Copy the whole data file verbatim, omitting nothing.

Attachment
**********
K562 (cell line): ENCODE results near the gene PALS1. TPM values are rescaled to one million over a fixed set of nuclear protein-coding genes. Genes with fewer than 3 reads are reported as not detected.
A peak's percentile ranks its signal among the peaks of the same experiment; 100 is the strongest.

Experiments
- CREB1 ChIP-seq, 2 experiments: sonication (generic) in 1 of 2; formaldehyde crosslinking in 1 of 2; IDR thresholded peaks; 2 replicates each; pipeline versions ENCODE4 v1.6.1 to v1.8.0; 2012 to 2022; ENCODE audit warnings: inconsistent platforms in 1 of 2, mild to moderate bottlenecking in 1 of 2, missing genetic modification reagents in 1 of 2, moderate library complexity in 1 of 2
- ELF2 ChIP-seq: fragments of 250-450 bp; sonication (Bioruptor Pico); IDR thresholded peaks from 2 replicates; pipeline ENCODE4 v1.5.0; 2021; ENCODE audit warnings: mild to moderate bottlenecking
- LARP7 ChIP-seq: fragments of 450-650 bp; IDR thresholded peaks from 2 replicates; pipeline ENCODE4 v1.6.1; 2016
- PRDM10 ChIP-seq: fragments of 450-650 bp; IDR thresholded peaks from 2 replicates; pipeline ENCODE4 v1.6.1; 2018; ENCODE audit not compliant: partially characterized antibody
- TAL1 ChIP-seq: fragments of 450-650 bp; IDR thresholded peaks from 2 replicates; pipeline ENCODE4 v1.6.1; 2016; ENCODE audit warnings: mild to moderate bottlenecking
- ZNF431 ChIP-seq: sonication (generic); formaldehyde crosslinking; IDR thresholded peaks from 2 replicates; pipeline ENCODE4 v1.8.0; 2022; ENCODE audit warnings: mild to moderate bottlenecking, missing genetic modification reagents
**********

K562 (cell line): ENCODE results near the gene PALS1. TPM values are rescaled to one million over a fixed set of nuclear protein-coding genes. Genes with fewer than 3 reads are reported as not detected.
A peak's percentile ranks its signal among the peaks of the same experiment; 100 is the strongest.

Experiments
- CREB1 ChIP-seq, 2 experiments: sonication (generic) in 1 of 2; formaldehyde crosslinking in 1 of 2; IDR thresholded peaks; 2 replicates each; pipeline versions ENCODE4 v1.6.1 to v1.8.0; 2012 to 2022; ENCODE audit warnings: inconsistent platforms in 1 of 2, mild to moderate bottlenecking in 1 of 2, missing genetic modification reagents in 1 of 2, moderate library complexity in 1 of 2
- ELF2 ChIP-seq: fragments of 250-450 bp; sonication (Bioruptor Pico); IDR thresholded peaks from 2 replicates; pipeline ENCODE4 v1.5.0; 2021; ENCODE audit warnings: mild to moderate bottlenecking
- LARP7 ChIP-seq: fragments of 450-650 bp; IDR thresholded peaks from 2 replicates; pipeline ENCODE4 v1.6.1; 2016
- PRDM10 ChIP-seq: fragments of 450-650 bp; IDR thresholded peaks from 2 replicates; pipeline ENCODE4 v1.6.1; 2018; ENCODE audit not compliant: partially characterized antibody
- TAL1 ChIP-seq: fragments of 450-650 bp; IDR thresholded peaks from 2 replicates; pipeline ENCODE4 v1.6.1; 2016; ENCODE audit warnings: mild to moderate bottlenecking
- ZNF431 ChIP-seq: sonication (generic); formaldehyde crosslinking; IDR thresholded peaks from 2 replicates; pipeline ENCODE4 v1.8.0; 2022; ENCODE audit warnings: mild to moderate bottlenecking, missing genetic modification reagents